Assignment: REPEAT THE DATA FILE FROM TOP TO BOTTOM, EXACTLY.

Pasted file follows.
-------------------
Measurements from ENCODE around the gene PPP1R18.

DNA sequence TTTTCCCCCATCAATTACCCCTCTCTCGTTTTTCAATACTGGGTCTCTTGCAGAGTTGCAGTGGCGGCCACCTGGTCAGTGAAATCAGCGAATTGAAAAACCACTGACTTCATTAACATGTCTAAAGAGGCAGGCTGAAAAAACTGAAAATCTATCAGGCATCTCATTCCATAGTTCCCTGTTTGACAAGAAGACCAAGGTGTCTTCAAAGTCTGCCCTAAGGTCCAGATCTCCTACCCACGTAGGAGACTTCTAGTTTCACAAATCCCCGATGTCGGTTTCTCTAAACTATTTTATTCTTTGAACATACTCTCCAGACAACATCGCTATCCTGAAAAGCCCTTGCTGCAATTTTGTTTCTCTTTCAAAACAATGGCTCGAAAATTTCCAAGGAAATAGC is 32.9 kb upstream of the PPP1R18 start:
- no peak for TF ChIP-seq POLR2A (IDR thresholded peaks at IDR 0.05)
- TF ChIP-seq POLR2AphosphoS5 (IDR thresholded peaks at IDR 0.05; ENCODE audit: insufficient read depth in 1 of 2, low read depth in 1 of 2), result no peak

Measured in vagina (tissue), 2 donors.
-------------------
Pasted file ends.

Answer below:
Measurements from ENCODE around the gene PPP1R18.

DNA sequence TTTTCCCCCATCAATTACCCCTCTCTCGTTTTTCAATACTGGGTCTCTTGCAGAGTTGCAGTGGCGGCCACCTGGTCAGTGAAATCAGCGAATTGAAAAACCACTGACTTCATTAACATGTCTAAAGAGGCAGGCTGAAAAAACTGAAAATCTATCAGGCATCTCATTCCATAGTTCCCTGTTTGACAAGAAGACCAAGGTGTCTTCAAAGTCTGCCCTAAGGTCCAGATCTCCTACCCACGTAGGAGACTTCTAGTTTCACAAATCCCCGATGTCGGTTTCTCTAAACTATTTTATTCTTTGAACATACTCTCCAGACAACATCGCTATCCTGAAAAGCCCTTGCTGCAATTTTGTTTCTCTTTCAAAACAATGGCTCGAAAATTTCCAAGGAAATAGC is 32.9 kb upstream of the PPP1R18 start:
- no peak for TF ChIP-seq POLR2A (IDR thresholded peaks at IDR 0.05)
- TF ChIP-seq POLR2AphosphoS5 (IDR thresholded peaks at IDR 0.05; ENCODE audit: insufficient read depth in 1 of 2, low read depth in 1 of 2), result no peak

Measured in vagina (tissue), 2 donors.